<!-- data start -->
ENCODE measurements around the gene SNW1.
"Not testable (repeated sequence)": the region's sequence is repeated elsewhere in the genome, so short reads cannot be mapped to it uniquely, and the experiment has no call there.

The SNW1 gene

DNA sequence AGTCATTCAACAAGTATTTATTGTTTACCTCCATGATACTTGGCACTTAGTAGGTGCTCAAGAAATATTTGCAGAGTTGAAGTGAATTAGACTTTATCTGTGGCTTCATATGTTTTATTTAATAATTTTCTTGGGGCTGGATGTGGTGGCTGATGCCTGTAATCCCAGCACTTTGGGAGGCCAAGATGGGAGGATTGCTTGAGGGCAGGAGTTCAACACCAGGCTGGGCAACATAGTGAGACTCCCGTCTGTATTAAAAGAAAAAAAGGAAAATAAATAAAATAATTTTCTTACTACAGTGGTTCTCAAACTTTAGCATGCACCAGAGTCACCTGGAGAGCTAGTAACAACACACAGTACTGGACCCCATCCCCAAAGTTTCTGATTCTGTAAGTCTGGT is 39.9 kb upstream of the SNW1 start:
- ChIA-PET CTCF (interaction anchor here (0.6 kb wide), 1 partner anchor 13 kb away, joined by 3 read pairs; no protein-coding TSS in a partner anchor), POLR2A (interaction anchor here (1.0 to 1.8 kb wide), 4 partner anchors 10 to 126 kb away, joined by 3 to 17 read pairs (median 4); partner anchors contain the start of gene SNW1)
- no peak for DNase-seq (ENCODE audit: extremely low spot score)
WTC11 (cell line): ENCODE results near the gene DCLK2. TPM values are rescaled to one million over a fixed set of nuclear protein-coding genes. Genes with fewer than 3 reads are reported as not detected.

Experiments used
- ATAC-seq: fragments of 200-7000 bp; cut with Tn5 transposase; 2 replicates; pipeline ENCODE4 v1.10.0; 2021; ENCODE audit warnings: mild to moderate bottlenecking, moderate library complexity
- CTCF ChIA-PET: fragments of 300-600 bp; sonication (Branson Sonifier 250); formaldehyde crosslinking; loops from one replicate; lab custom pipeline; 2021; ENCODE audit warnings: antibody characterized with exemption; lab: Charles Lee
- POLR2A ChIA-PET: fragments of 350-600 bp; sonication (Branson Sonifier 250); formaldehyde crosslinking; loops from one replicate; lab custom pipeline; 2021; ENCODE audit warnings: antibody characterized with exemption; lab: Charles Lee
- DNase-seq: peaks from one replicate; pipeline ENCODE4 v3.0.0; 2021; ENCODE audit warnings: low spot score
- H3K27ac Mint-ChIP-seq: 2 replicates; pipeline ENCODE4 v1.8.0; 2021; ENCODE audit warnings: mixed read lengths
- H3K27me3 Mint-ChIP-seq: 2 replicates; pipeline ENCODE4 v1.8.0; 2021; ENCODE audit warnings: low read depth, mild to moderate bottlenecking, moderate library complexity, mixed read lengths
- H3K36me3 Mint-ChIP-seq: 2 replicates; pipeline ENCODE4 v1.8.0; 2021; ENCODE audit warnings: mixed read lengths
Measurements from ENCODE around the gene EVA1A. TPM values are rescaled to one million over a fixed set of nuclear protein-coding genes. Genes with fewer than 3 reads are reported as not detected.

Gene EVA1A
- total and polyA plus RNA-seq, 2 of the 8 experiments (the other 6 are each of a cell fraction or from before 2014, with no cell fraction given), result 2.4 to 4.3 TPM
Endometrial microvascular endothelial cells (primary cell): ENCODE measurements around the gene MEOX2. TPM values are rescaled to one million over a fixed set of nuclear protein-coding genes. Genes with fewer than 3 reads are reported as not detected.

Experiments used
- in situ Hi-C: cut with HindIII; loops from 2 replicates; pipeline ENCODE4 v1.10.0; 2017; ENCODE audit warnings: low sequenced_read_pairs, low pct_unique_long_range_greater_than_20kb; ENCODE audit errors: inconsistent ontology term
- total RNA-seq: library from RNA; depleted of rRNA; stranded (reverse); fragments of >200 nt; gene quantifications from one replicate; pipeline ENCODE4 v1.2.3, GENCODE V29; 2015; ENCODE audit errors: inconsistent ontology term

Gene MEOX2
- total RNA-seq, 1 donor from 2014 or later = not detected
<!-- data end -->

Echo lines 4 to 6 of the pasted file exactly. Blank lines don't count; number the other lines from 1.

DNA sequence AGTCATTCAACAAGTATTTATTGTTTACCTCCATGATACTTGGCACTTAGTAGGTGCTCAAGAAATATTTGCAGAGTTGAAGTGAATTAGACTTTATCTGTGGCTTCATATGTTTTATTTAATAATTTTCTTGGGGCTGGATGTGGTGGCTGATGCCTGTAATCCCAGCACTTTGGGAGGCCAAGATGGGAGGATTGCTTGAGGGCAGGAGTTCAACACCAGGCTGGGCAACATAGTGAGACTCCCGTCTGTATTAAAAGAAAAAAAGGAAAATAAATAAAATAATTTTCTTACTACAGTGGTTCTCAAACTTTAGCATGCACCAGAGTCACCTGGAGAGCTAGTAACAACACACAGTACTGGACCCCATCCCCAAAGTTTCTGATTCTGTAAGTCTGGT is 39.9 kb upstream of the SNW1 start:
- ChIA-PET CTCF (interaction anchor here (0.6 kb wide), 1 partner anchor 13 kb away, joined by 3 read pairs; no protein-coding TSS in a partner anchor), POLR2A (interaction anchor here (1.0 to 1.8 kb wide), 4 partner anchors 10 to 126 kb away, joined by 3 to 17 read pairs (median 4); partner anchors contain the start of gene SNW1)
- no peak for DNase-seq (ENCODE audit: extremely low spot score)